The ANC-led government has indeed failed. This much is true. But the private sector has played a role in this trouble, too. Farm prices, for example, are often inflated. This led to the introduction of the valuer-general whose powers are often challenged by landowners. The author does not mention this or similar details.
Big Agriculture to self-reform
Now, Sihlobo says it is best for the private sector to take charge (with minimal state involvement) of the land reform process. He calls on commercial farming unions to offer some of their land (and maybe some money, too) for this big business-led enterprise. All this is in an article titled “Leveraging the intent and commitment of the private sector to implement land reform”. Not one word here is written in jest.
The author says that big business and age-old institutions of oppression are capable of self-reform. But for the reform programme to take off, there must be four “big tickets” extended to these industry leaders. He holds that these incentives or tickets will “activate the distribution of land without the need for legislative change or a large state machinery”.
In true neoliberal fashion, the author goes on to extol Big Agriculture’s employment creation role without commenting on the quality of the jobs created. Not once does he comment about the worker rights abuses rampant in the sector, from mielie farming to the Cape winelands. Only numbers matter. 842 000 people worked in the agricultural sector in 2019 and it is all good, and no stories about the slave wages and evictions. Not a single word.
A recurring theme in Sihlobo’s book is the need for the development of agriculture in communal areas, especially in former homelands. He offers that “weed” might just be the crop to take communities out of poverty.
While it has been recorded in a number of publications that cannabis has the potential to become a multibillion-dollar industry, there has been no evidence of it directly benefiting indigenous and impoverished communities. In Lesotho, where it is now legal (as Sihlobo rightly points out), it is not communities deep in the mountains and hills who have benefited but the big-money businesses that have moved in from abroad.
There is no reason to believe that the same model employed in Lesotho will not be implemented in South Africa once companies get the green light. It is not grown in fields in every home, as is the case with mielies and other annual crops, but in sophisticated greenhouses and secluded fields. The BaSotho till the soil, fix the water pipes and harvest the crops for poverty wages. The industry has not suddenly transformed their lives. All it might do is up the country’s gross domestic product (GDP) a little. But what is GDP to impoverished people?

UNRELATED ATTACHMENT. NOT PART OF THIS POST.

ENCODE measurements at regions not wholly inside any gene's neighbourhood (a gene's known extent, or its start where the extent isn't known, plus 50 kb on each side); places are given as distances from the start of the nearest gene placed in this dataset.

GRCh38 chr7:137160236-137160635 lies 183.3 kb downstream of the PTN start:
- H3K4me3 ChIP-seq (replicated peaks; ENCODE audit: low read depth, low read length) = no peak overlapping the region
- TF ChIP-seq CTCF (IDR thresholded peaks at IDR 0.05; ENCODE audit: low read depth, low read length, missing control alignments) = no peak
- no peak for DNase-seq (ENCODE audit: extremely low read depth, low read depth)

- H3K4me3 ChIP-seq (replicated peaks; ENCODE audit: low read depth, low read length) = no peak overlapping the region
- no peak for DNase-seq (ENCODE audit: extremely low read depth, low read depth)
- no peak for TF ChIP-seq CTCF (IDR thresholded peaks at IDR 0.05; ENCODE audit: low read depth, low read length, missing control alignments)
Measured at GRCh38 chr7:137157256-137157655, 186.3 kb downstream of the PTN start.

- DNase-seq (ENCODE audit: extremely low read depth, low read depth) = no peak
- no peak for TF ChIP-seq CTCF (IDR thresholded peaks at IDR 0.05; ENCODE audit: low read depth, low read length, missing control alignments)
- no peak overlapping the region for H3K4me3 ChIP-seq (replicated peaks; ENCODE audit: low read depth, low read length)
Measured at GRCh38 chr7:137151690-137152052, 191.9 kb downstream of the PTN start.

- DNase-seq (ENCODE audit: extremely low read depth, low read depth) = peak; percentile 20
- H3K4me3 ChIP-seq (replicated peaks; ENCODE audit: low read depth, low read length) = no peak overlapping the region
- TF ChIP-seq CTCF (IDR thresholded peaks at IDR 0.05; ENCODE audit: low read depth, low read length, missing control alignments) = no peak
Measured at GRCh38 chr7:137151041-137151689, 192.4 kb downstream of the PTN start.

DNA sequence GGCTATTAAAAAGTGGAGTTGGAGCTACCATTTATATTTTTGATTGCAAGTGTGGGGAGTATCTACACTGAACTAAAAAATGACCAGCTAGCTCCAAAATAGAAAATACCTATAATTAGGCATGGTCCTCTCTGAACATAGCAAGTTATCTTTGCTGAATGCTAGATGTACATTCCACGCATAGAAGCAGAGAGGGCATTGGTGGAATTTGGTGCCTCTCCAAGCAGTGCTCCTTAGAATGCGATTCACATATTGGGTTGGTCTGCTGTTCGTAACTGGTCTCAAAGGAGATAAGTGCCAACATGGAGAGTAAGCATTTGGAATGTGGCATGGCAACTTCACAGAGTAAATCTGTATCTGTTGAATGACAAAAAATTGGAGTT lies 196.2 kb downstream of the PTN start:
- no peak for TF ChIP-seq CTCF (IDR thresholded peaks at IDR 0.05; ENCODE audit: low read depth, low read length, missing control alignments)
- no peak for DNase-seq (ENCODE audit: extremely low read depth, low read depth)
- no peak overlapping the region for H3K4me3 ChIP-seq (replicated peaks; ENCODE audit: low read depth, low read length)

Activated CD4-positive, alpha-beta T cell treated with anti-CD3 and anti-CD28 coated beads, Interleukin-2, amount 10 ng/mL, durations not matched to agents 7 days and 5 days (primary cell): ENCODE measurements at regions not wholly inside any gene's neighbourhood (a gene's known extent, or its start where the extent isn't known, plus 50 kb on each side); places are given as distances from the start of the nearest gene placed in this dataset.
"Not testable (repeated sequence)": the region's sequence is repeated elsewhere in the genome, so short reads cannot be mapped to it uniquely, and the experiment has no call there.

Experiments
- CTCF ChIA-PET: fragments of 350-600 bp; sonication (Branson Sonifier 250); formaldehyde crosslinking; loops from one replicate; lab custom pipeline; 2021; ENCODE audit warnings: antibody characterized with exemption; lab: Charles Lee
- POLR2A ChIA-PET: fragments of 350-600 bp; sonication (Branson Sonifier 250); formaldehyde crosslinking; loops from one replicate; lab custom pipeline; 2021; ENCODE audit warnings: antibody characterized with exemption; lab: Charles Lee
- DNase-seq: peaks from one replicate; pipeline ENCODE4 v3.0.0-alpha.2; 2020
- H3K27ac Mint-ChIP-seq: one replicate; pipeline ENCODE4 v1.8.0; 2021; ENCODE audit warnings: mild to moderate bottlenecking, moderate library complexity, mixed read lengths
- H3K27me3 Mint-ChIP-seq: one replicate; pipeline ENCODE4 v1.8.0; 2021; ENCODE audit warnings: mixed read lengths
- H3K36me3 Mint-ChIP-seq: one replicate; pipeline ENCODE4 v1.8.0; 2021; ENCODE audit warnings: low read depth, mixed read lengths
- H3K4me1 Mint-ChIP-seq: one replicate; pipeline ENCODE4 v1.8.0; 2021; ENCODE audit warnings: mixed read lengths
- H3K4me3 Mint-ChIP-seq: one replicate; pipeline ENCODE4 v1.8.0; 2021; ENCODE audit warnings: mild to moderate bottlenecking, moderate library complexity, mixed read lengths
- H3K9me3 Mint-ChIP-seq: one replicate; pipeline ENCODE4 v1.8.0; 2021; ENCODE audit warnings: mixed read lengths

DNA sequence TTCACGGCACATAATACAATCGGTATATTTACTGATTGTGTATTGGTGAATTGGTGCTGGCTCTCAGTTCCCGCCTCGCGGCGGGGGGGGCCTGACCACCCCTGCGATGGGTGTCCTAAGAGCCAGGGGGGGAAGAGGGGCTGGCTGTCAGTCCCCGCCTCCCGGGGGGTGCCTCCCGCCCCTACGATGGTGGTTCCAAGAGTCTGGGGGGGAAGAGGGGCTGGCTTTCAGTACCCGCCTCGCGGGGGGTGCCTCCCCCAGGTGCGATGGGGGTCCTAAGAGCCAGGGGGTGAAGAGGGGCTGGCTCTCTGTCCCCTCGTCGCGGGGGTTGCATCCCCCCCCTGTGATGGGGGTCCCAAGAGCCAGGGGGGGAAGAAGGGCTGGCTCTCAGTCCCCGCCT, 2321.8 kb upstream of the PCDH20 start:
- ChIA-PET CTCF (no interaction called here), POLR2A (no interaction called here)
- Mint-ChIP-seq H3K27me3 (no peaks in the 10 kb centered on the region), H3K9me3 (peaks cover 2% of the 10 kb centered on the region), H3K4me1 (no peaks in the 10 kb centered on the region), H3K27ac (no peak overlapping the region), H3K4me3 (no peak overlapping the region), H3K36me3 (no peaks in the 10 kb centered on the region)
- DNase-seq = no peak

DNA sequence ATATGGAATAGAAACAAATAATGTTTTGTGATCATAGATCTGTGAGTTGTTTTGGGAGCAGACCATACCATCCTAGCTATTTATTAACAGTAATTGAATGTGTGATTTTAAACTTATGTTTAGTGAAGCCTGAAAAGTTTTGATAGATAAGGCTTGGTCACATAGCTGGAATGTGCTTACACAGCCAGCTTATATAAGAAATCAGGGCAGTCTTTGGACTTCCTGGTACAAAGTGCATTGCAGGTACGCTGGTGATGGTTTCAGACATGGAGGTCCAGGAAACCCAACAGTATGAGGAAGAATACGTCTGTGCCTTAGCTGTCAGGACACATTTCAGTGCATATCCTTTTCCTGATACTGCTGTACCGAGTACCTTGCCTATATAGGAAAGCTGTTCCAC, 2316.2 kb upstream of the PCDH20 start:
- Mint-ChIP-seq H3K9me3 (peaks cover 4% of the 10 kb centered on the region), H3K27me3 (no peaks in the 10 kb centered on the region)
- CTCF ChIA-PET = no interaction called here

Even if production were to be channelled to poor communities, there is no guarantee that the “dagga” market will not get clogged with oversupply. After all, it is an industry predicated on potentialities.
Talking on whose behalf?
Sihlobo is an agricultural economist who routinely analyses yields and their potential markets (mostly) for the country’s big agricultural players, from grain to wool. Reading the book, one gets the impression that this whole project is meant to do their bidding. It is supposed to be the common sense scroll to bring everyone to some form of agreement, some “common ground”.
In the closing pages, he turns his gaze to Africa and, in his way, finds folly in countries that won’t let South Africa dump in its genetically modified (GMO) white mielies, tonnes and tonnes of the crop. He is not happy with regulations either. And as South Africa’s Big Agriculture wants to get into Zambia and farm mielies there, he asserts that it might do for the country to get rid of agricultural markets regulation.
He is not pleased with Zambian Agricultural Secretary Julius Shawa’s insistence that investors in the sector “should forget the export market and focus only on meeting domestic demand”, and seals his outlook with this pronouncement: “To be able to attract South African investment successfully, Zambia needs to emulate the South African policy model on free markets in agriculture.”
Having explored Africa as a potential market for South Africa’s products and a destination for farmers and their money, the book suddenly ends, before saying a word about the Ingonyama Trust.